Academic journal article Journal of Comparative Family Studies

The Social and Demographic Contours of Contemporary Grandparenthood: Mapping Patterns in Canada and the United States

Academic journal article Journal of Comparative Family Studies

The Social and Demographic Contours of Contemporary Grandparenthood: Mapping Patterns in Canada and the United States

Article excerpt

INTRODUCTION

Research in the area of grandparenthood has been steadily growing for over two decades. Cumulatively, this work suggests that grandparenthood is a contingent and complex process which is largely shaped and mediated by influences including, but by no means exclusive to, individual, familial, socio-historical, economic and demographic factors (Szinovacz, 1998a;1998c). To date, researchers have made significant steps toward understanding grandparenthood from a micro-perspective, elucidating for example, the meaning, roles, types, styles and activities of grandparents (e.g. Bengtson 1985; Cunningham-Burley, 1986; Johnson, 1985) and exploring dimensions of intergenerational contact, as well as factors influencing grandparent-grandchild relationships (e.g. Hodgson, 1992; Hunter & Taylor, 1998; Roberta & Stroes, 1992). Although few researchers would dismiss the significant import of large-scale social and demographic patterns in explicating this intergenerational tie, parallel efforts to understand population-based trends in present-day grandparenthood have generally not been made (Aldous, 1995). Concomitantly, of the few studies that examine these patterns drawing on nationally representative samples, data are derived from American populations (see for example, Szinovacz, 1998b; Uhlenberg & Kirby, 1998). As a result, we possess surprisingly little information on the demographic contours of grandparenthood in Canada and generally lack comparative analysis with other nations.

The purpose of this paper, therefore, is essentially twofold. The first aim is to establish the demographic patterns and social trends which characterize contemporary grandparenthood in Canada using nationally representative data from the 1990 and 1995 General Social Surveys of Canada. Patterns characterizing and influencing grandparenthood such as the prevalence of grandparenthood, multiple generation families, stepgrandparenthood and the availability of grandparents and grandchildren are examined. Analysis also focuses on rates of intergenerational cohabitation and surrogate parenting by grandparents, as well as the intersection of grandparenthood and other family and work-related roles. The second aim of the paper-where methodologically possible-is to provide a comparative analysis of Canadian and American trends, thereby placing findings within a North American context. Szinovacz's (1998b) recent comprehensive profile of American grandparents serves as a comparative base.1 First, however, I situate grandparenthood within a framework of contemporary social and demographic trends, beginning with a consideration of the family.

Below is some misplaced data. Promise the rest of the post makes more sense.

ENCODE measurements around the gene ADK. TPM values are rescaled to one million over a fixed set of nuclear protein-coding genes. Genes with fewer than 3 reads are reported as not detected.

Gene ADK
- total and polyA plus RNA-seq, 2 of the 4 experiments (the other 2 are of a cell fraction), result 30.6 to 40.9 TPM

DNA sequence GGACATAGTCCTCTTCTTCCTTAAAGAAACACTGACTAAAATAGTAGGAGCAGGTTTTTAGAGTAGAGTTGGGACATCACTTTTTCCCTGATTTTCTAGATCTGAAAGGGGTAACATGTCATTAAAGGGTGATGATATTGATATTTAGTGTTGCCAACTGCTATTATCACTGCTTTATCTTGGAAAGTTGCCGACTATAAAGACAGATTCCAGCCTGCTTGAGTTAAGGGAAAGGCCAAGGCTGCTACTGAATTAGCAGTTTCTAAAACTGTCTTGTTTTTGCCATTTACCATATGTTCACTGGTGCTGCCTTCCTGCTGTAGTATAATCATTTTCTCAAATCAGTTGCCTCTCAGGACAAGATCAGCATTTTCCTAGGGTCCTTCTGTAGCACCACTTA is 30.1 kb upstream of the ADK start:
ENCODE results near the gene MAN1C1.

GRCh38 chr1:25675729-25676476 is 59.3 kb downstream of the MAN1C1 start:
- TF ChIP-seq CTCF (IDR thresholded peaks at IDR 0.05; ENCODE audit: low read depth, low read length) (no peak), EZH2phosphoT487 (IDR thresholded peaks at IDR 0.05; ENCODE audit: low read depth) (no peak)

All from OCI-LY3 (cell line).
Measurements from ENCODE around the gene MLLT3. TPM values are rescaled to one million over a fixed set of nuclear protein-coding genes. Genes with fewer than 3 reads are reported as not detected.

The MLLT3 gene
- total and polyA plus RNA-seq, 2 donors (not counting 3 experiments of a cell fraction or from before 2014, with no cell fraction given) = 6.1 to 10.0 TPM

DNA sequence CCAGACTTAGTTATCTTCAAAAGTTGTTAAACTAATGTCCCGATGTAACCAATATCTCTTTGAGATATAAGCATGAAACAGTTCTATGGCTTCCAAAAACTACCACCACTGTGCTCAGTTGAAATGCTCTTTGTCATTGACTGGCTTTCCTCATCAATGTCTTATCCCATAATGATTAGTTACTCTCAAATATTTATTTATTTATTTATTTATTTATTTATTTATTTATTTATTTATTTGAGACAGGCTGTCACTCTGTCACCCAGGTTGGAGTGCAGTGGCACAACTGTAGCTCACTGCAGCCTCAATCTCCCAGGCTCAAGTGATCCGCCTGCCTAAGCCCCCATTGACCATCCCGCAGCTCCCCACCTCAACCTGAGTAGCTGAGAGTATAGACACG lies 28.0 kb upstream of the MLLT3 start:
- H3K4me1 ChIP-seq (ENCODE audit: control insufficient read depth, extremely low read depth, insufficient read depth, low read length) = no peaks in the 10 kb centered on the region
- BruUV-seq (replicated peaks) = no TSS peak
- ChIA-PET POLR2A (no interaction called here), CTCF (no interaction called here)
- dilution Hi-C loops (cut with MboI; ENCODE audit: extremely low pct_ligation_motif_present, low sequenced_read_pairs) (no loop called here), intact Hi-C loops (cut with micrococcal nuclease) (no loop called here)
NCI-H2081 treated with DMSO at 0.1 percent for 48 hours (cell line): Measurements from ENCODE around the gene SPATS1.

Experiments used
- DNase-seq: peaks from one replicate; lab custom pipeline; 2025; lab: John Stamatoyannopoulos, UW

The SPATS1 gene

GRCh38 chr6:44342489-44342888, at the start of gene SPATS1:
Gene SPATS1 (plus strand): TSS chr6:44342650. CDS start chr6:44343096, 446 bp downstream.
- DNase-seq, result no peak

CONTEMPORARY SOCIAL AND DEMOGRAPHIC TRENDS

Grandparenthood, Family Structure, Generational Overlap and the Supply of Grandchildren

Canadian families are presently undergoing processes of transformation and redefinition, generally assuming more heterogeneity in size and structure (Rosenthal, 2000). Increasing life expectancy, decreasing fertility, changing gender roles, patterns of work and of marriage and divorce, all join to influence family structure (Beaujot, 2000; Milan, 2000) and consequently, grandparenthood. Accordingly, family structure impinges on the experience of grandparenthood defining not only if, who and when, but also under what circumstances individuals enter into grandparent-grandchild relationships.

In order to better comprehend the emerging diversity characterizing present-day families, researchers have conceptualized various multi-generational family types including: "beanpole"; "age condensed"; "age gapped"; "truncated"; and "step" or "reconstituted" families (Bengtson, Rosenthal & Burton, 1990; George & Gold, 1991). Each family type holds unique implications for grandparenthood. The "beanpole" family is characterized by "verticalization" or an increase in the number of generations and a decrease in the number of members (Bengtson, Rosenthal & Burton, 1990). …

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